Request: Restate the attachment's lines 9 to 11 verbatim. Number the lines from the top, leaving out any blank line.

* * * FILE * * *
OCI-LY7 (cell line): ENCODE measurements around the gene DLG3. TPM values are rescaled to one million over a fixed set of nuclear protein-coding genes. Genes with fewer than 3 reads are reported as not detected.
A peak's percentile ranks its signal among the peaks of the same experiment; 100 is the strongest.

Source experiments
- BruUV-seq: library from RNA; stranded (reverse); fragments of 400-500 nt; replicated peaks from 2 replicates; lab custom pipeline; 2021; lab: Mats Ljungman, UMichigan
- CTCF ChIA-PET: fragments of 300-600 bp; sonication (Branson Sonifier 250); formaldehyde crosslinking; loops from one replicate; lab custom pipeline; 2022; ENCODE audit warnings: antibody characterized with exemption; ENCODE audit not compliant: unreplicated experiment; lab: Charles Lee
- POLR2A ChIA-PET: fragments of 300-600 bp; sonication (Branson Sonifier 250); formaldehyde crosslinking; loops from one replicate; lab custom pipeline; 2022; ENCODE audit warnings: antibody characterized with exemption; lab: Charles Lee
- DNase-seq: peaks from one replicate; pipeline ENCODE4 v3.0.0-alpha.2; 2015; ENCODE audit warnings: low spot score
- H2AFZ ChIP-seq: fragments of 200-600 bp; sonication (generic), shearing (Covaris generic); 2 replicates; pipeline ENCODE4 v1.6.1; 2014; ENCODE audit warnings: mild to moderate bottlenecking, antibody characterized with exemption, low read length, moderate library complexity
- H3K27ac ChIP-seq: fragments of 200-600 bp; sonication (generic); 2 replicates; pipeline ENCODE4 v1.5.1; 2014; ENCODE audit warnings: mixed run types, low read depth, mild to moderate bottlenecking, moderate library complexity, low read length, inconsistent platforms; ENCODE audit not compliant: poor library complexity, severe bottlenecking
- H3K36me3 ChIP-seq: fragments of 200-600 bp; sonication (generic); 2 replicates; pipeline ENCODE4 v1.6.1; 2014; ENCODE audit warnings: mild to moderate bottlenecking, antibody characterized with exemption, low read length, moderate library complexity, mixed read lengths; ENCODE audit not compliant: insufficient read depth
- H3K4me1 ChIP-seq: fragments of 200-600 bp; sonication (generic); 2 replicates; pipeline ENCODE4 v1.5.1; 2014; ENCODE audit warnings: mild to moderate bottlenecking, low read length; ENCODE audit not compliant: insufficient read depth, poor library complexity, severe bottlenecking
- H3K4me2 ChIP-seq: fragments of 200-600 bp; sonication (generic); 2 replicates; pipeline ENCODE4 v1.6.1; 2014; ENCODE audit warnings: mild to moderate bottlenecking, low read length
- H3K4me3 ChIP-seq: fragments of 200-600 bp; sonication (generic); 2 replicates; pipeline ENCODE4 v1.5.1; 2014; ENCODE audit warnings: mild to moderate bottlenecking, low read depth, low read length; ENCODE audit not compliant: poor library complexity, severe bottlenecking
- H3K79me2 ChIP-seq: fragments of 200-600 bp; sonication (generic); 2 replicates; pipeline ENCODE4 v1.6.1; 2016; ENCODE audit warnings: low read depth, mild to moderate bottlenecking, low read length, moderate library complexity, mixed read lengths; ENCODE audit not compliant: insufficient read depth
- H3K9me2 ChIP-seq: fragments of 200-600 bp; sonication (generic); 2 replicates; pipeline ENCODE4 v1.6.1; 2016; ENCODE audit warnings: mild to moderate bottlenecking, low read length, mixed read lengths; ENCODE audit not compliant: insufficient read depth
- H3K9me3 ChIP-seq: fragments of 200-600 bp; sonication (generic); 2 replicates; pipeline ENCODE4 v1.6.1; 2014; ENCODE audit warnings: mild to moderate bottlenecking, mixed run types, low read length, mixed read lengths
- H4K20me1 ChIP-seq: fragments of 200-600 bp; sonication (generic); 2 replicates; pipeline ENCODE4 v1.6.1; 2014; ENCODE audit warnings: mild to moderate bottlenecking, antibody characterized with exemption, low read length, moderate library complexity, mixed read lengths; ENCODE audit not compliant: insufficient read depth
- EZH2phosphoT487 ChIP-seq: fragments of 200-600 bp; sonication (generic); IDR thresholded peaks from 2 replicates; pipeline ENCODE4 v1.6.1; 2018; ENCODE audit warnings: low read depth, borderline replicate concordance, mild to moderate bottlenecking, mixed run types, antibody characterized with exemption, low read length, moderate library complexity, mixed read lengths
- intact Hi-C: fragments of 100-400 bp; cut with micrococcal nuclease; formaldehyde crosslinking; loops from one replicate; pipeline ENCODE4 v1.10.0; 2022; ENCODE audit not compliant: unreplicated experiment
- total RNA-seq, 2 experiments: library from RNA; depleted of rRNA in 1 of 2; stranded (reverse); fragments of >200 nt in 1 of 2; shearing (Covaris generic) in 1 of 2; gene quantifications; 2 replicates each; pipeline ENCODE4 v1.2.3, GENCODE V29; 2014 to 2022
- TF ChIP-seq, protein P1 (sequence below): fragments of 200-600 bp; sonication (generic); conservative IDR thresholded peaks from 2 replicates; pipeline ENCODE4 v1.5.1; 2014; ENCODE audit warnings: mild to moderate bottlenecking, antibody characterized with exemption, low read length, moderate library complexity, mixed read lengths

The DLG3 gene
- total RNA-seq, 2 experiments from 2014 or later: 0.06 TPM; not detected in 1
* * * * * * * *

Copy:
- H3K27ac ChIP-seq: fragments of 200-600 bp; sonication (generic); 2 replicates; pipeline ENCODE4 v1.5.1; 2014; ENCODE audit warnings: mixed run types, low read depth, mild to moderate bottlenecking, moderate library complexity, low read length, inconsistent platforms; ENCODE audit not compliant: poor library complexity, severe bottlenecking
- H3K36me3 ChIP-seq: fragments of 200-600 bp; sonication (generic); 2 replicates; pipeline ENCODE4 v1.6.1; 2014; ENCODE audit warnings: mild to moderate bottlenecking, antibody characterized with exemption, low read length, moderate library complexity, mixed read lengths; ENCODE audit not compliant: insufficient read depth
- H3K4me1 ChIP-seq: fragments of 200-600 bp; sonication (generic); 2 replicates; pipeline ENCODE4 v1.5.1; 2014; ENCODE audit warnings: mild to moderate bottlenecking, low read length; ENCODE audit not compliant: insufficient read depth, poor library complexity, severe bottlenecking